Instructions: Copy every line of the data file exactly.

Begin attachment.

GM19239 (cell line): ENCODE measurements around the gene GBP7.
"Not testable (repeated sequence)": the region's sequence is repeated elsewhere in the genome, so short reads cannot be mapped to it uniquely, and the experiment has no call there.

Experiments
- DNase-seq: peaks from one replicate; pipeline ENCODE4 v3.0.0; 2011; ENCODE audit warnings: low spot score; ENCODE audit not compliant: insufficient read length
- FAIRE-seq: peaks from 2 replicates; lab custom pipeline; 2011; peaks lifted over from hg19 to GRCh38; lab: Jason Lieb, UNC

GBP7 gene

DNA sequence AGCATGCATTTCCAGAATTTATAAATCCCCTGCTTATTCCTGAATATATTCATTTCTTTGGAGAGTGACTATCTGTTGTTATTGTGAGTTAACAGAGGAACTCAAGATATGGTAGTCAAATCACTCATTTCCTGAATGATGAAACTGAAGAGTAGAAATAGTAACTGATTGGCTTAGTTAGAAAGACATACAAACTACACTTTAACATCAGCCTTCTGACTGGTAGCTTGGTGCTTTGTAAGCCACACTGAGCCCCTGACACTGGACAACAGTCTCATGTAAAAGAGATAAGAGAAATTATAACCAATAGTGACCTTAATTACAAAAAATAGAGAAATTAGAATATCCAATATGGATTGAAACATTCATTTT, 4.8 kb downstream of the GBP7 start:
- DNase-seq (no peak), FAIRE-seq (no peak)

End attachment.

GM19239 (cell line): ENCODE measurements around the gene GBP7.
"Not testable (repeated sequence)": the region's sequence is repeated elsewhere in the genome, so short reads cannot be mapped to it uniquely, and the experiment has no call there.

Experiments
- DNase-seq: peaks from one replicate; pipeline ENCODE4 v3.0.0; 2011; ENCODE audit warnings: low spot score; ENCODE audit not compliant: insufficient read length
- FAIRE-seq: peaks from 2 replicates; lab custom pipeline; 2011; peaks lifted over from hg19 to GRCh38; lab: Jason Lieb, UNC

GBP7 gene

DNA sequence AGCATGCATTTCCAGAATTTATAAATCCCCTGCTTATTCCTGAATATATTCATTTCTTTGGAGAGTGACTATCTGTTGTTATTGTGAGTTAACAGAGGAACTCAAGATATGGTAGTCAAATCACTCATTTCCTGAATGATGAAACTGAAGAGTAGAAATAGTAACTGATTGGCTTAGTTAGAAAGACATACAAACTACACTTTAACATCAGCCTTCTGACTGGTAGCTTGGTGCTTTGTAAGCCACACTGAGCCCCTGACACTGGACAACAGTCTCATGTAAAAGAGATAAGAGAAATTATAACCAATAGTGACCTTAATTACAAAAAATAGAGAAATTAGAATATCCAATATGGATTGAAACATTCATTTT, 4.8 kb downstream of the GBP7 start:
- DNase-seq (no peak), FAIRE-seq (no peak)